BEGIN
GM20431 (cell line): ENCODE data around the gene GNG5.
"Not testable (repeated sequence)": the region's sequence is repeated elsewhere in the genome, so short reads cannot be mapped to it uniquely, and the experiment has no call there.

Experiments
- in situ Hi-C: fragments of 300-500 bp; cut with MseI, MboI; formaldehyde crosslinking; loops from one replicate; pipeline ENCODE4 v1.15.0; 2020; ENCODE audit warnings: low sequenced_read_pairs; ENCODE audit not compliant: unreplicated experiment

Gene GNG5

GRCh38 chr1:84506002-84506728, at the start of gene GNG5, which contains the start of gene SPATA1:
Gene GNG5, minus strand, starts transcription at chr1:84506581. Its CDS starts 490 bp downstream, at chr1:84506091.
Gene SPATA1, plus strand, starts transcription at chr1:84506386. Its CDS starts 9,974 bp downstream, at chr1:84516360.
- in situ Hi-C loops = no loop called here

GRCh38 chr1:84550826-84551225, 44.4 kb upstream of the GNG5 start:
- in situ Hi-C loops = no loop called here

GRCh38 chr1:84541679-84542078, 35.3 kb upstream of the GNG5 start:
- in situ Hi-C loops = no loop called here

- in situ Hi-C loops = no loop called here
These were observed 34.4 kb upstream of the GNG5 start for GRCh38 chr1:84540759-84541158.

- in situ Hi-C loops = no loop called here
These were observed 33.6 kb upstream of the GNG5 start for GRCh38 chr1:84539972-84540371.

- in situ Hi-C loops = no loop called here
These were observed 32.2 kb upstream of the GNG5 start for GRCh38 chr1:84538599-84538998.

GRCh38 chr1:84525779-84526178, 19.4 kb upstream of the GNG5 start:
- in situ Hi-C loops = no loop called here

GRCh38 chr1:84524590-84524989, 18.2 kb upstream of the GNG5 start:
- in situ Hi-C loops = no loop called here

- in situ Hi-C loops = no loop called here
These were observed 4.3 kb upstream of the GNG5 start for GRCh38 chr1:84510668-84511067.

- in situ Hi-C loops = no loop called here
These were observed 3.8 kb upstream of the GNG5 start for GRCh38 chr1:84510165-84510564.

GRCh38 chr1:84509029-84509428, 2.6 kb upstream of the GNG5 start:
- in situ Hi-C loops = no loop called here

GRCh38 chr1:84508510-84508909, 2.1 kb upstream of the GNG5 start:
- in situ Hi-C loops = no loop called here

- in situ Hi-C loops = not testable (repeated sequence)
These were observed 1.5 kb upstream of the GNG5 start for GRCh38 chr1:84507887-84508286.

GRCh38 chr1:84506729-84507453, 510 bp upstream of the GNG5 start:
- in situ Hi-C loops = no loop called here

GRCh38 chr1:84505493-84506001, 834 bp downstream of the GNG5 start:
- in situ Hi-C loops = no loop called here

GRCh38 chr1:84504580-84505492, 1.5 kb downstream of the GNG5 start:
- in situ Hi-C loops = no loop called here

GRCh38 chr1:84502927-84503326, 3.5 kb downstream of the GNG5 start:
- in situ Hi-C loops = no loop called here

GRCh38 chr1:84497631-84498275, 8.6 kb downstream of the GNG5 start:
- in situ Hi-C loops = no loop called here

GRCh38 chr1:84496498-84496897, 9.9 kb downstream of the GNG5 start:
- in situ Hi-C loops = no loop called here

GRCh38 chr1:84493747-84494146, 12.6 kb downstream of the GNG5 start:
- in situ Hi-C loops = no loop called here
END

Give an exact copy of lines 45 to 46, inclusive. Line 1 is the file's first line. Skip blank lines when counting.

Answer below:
- in situ Hi-C loops = no loop called here

GRCh38 chr1:84493747-84494146, 12.6 kb downstream of the GNG5 start: